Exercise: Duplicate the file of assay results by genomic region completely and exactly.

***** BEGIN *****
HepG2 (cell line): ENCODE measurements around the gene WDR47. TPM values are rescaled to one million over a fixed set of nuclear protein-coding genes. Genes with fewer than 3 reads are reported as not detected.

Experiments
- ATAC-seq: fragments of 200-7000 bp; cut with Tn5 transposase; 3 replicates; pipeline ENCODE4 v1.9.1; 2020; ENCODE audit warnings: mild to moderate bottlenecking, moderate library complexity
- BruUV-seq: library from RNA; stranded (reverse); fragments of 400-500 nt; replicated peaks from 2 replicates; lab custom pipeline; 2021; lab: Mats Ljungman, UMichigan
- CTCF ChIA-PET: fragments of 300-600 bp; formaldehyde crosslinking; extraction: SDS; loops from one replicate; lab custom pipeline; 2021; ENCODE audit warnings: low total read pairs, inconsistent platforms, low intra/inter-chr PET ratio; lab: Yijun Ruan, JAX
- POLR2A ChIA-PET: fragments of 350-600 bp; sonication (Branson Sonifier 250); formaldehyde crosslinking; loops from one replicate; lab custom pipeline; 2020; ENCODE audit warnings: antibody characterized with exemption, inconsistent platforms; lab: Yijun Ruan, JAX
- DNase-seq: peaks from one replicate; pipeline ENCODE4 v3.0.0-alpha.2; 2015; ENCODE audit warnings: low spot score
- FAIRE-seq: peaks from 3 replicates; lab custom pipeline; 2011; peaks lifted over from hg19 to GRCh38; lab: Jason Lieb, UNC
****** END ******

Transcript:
HepG2 (cell line): ENCODE measurements around the gene WDR47. TPM values are rescaled to one million over a fixed set of nuclear protein-coding genes. Genes with fewer than 3 reads are reported as not detected.

Experiments
- ATAC-seq: fragments of 200-7000 bp; cut with Tn5 transposase; 3 replicates; pipeline ENCODE4 v1.9.1; 2020; ENCODE audit warnings: mild to moderate bottlenecking, moderate library complexity
- BruUV-seq: library from RNA; stranded (reverse); fragments of 400-500 nt; replicated peaks from 2 replicates; lab custom pipeline; 2021; lab: Mats Ljungman, UMichigan
- CTCF ChIA-PET: fragments of 300-600 bp; formaldehyde crosslinking; extraction: SDS; loops from one replicate; lab custom pipeline; 2021; ENCODE audit warnings: low total read pairs, inconsistent platforms, low intra/inter-chr PET ratio; lab: Yijun Ruan, JAX
- POLR2A ChIA-PET: fragments of 350-600 bp; sonication (Branson Sonifier 250); formaldehyde crosslinking; loops from one replicate; lab custom pipeline; 2020; ENCODE audit warnings: antibody characterized with exemption, inconsistent platforms; lab: Yijun Ruan, JAX
- DNase-seq: peaks from one replicate; pipeline ENCODE4 v3.0.0-alpha.2; 2015; ENCODE audit warnings: low spot score
- FAIRE-seq: peaks from 3 replicates; lab custom pipeline; 2011; peaks lifted over from hg19 to GRCh38; lab: Jason Lieb, UNC